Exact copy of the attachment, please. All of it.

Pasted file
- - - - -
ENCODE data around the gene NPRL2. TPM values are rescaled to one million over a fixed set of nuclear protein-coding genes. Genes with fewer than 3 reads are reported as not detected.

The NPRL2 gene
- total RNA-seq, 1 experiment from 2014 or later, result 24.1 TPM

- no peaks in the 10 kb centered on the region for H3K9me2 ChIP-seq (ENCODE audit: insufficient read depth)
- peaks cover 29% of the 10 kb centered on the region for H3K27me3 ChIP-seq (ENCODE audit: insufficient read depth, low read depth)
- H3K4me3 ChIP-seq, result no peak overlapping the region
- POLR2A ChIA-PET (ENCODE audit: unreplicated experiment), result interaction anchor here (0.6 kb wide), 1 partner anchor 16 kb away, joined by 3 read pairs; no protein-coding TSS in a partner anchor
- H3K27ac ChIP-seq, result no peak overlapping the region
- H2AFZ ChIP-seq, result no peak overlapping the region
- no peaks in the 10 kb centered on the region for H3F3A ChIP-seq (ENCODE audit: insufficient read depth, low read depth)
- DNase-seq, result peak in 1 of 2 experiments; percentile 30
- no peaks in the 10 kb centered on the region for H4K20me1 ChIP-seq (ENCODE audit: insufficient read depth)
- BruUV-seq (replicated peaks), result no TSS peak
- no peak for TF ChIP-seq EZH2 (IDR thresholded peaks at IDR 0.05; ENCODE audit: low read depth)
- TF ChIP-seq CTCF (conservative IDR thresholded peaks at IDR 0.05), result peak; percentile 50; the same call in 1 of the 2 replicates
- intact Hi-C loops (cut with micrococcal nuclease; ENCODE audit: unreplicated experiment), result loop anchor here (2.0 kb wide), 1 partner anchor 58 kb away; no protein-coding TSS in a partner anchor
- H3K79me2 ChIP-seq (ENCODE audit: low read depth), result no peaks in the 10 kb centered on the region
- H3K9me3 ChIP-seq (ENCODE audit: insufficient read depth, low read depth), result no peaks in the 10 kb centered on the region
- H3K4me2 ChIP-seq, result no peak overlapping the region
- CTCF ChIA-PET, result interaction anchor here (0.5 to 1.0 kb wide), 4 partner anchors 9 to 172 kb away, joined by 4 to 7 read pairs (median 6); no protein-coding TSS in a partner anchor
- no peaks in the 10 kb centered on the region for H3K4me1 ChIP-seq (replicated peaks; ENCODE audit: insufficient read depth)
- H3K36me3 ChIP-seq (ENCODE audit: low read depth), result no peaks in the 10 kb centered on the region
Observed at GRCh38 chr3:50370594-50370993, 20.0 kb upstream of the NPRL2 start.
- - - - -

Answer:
ENCODE data around the gene NPRL2. TPM values are rescaled to one million over a fixed set of nuclear protein-coding genes. Genes with fewer than 3 reads are reported as not detected.

The NPRL2 gene
- total RNA-seq, 1 experiment from 2014 or later, result 24.1 TPM

- no peaks in the 10 kb centered on the region for H3K9me2 ChIP-seq (ENCODE audit: insufficient read depth)
- peaks cover 29% of the 10 kb centered on the region for H3K27me3 ChIP-seq (ENCODE audit: insufficient read depth, low read depth)
- H3K4me3 ChIP-seq, result no peak overlapping the region
- POLR2A ChIA-PET (ENCODE audit: unreplicated experiment), result interaction anchor here (0.6 kb wide), 1 partner anchor 16 kb away, joined by 3 read pairs; no protein-coding TSS in a partner anchor
- H3K27ac ChIP-seq, result no peak overlapping the region
- H2AFZ ChIP-seq, result no peak overlapping the region
- no peaks in the 10 kb centered on the region for H3F3A ChIP-seq (ENCODE audit: insufficient read depth, low read depth)
- DNase-seq, result peak in 1 of 2 experiments; percentile 30
- no peaks in the 10 kb centered on the region for H4K20me1 ChIP-seq (ENCODE audit: insufficient read depth)
- BruUV-seq (replicated peaks), result no TSS peak
- no peak for TF ChIP-seq EZH2 (IDR thresholded peaks at IDR 0.05; ENCODE audit: low read depth)
- TF ChIP-seq CTCF (conservative IDR thresholded peaks at IDR 0.05), result peak; percentile 50; the same call in 1 of the 2 replicates
- intact Hi-C loops (cut with micrococcal nuclease; ENCODE audit: unreplicated experiment), result loop anchor here (2.0 kb wide), 1 partner anchor 58 kb away; no protein-coding TSS in a partner anchor
- H3K79me2 ChIP-seq (ENCODE audit: low read depth), result no peaks in the 10 kb centered on the region
- H3K9me3 ChIP-seq (ENCODE audit: insufficient read depth, low read depth), result no peaks in the 10 kb centered on the region
- H3K4me2 ChIP-seq, result no peak overlapping the region
- CTCF ChIA-PET, result interaction anchor here (0.5 to 1.0 kb wide), 4 partner anchors 9 to 172 kb away, joined by 4 to 7 read pairs (median 6); no protein-coding TSS in a partner anchor
- no peaks in the 10 kb centered on the region for H3K4me1 ChIP-seq (replicated peaks; ENCODE audit: insufficient read depth)
- H3K36me3 ChIP-seq (ENCODE audit: low read depth), result no peaks in the 10 kb centered on the region
Observed at GRCh38 chr3:50370594-50370993, 20.0 kb upstream of the NPRL2 start.